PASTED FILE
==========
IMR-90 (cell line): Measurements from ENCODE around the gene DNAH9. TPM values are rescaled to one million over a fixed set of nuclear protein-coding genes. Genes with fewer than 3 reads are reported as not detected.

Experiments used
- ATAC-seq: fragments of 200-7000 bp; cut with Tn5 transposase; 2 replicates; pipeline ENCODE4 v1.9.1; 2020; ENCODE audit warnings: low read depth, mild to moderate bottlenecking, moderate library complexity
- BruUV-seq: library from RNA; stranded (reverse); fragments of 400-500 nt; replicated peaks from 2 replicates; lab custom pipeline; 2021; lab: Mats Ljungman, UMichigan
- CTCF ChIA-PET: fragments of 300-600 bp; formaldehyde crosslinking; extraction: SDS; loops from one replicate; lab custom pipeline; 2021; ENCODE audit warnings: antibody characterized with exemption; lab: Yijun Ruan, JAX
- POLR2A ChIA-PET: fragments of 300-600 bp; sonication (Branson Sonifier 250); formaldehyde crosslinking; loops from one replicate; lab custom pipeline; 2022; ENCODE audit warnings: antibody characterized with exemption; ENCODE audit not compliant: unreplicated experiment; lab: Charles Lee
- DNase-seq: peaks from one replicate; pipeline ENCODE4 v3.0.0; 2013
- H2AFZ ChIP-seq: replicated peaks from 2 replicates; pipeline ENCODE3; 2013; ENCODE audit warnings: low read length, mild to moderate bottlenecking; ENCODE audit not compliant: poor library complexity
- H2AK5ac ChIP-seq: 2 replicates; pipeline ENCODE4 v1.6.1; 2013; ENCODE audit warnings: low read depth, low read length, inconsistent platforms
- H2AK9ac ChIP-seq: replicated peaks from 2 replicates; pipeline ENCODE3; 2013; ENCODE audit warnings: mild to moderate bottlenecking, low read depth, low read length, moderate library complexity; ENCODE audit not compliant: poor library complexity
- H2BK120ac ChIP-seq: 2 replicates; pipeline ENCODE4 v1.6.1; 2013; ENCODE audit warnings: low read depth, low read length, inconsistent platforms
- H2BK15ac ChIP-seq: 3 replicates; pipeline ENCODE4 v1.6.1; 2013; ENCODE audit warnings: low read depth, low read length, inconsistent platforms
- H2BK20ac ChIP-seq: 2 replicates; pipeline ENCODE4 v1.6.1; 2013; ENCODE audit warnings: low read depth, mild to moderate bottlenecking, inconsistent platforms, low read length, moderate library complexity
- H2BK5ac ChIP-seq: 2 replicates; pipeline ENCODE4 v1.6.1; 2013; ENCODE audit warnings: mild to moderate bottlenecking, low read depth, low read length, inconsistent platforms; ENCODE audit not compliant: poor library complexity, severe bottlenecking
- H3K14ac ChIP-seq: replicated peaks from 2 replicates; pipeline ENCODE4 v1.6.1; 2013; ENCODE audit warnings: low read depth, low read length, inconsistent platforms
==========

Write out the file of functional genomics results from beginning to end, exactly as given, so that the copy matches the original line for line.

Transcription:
IMR-90 (cell line): Measurements from ENCODE around the gene DNAH9. TPM values are rescaled to one million over a fixed set of nuclear protein-coding genes. Genes with fewer than 3 reads are reported as not detected.

Experiments used
- ATAC-seq: fragments of 200-7000 bp; cut with Tn5 transposase; 2 replicates; pipeline ENCODE4 v1.9.1; 2020; ENCODE audit warnings: low read depth, mild to moderate bottlenecking, moderate library complexity
- BruUV-seq: library from RNA; stranded (reverse); fragments of 400-500 nt; replicated peaks from 2 replicates; lab custom pipeline; 2021; lab: Mats Ljungman, UMichigan
- CTCF ChIA-PET: fragments of 300-600 bp; formaldehyde crosslinking; extraction: SDS; loops from one replicate; lab custom pipeline; 2021; ENCODE audit warnings: antibody characterized with exemption; lab: Yijun Ruan, JAX
- POLR2A ChIA-PET: fragments of 300-600 bp; sonication (Branson Sonifier 250); formaldehyde crosslinking; loops from one replicate; lab custom pipeline; 2022; ENCODE audit warnings: antibody characterized with exemption; ENCODE audit not compliant: unreplicated experiment; lab: Charles Lee
- DNase-seq: peaks from one replicate; pipeline ENCODE4 v3.0.0; 2013
- H2AFZ ChIP-seq: replicated peaks from 2 replicates; pipeline ENCODE3; 2013; ENCODE audit warnings: low read length, mild to moderate bottlenecking; ENCODE audit not compliant: poor library complexity
- H2AK5ac ChIP-seq: 2 replicates; pipeline ENCODE4 v1.6.1; 2013; ENCODE audit warnings: low read depth, low read length, inconsistent platforms
- H2AK9ac ChIP-seq: replicated peaks from 2 replicates; pipeline ENCODE3; 2013; ENCODE audit warnings: mild to moderate bottlenecking, low read depth, low read length, moderate library complexity; ENCODE audit not compliant: poor library complexity
- H2BK120ac ChIP-seq: 2 replicates; pipeline ENCODE4 v1.6.1; 2013; ENCODE audit warnings: low read depth, low read length, inconsistent platforms
- H2BK15ac ChIP-seq: 3 replicates; pipeline ENCODE4 v1.6.1; 2013; ENCODE audit warnings: low read depth, low read length, inconsistent platforms
- H2BK20ac ChIP-seq: 2 replicates; pipeline ENCODE4 v1.6.1; 2013; ENCODE audit warnings: low read depth, mild to moderate bottlenecking, inconsistent platforms, low read length, moderate library complexity
- H2BK5ac ChIP-seq: 2 replicates; pipeline ENCODE4 v1.6.1; 2013; ENCODE audit warnings: mild to moderate bottlenecking, low read depth, low read length, inconsistent platforms; ENCODE audit not compliant: poor library complexity, severe bottlenecking
- H3K14ac ChIP-seq: replicated peaks from 2 replicates; pipeline ENCODE4 v1.6.1; 2013; ENCODE audit warnings: low read depth, low read length, inconsistent platforms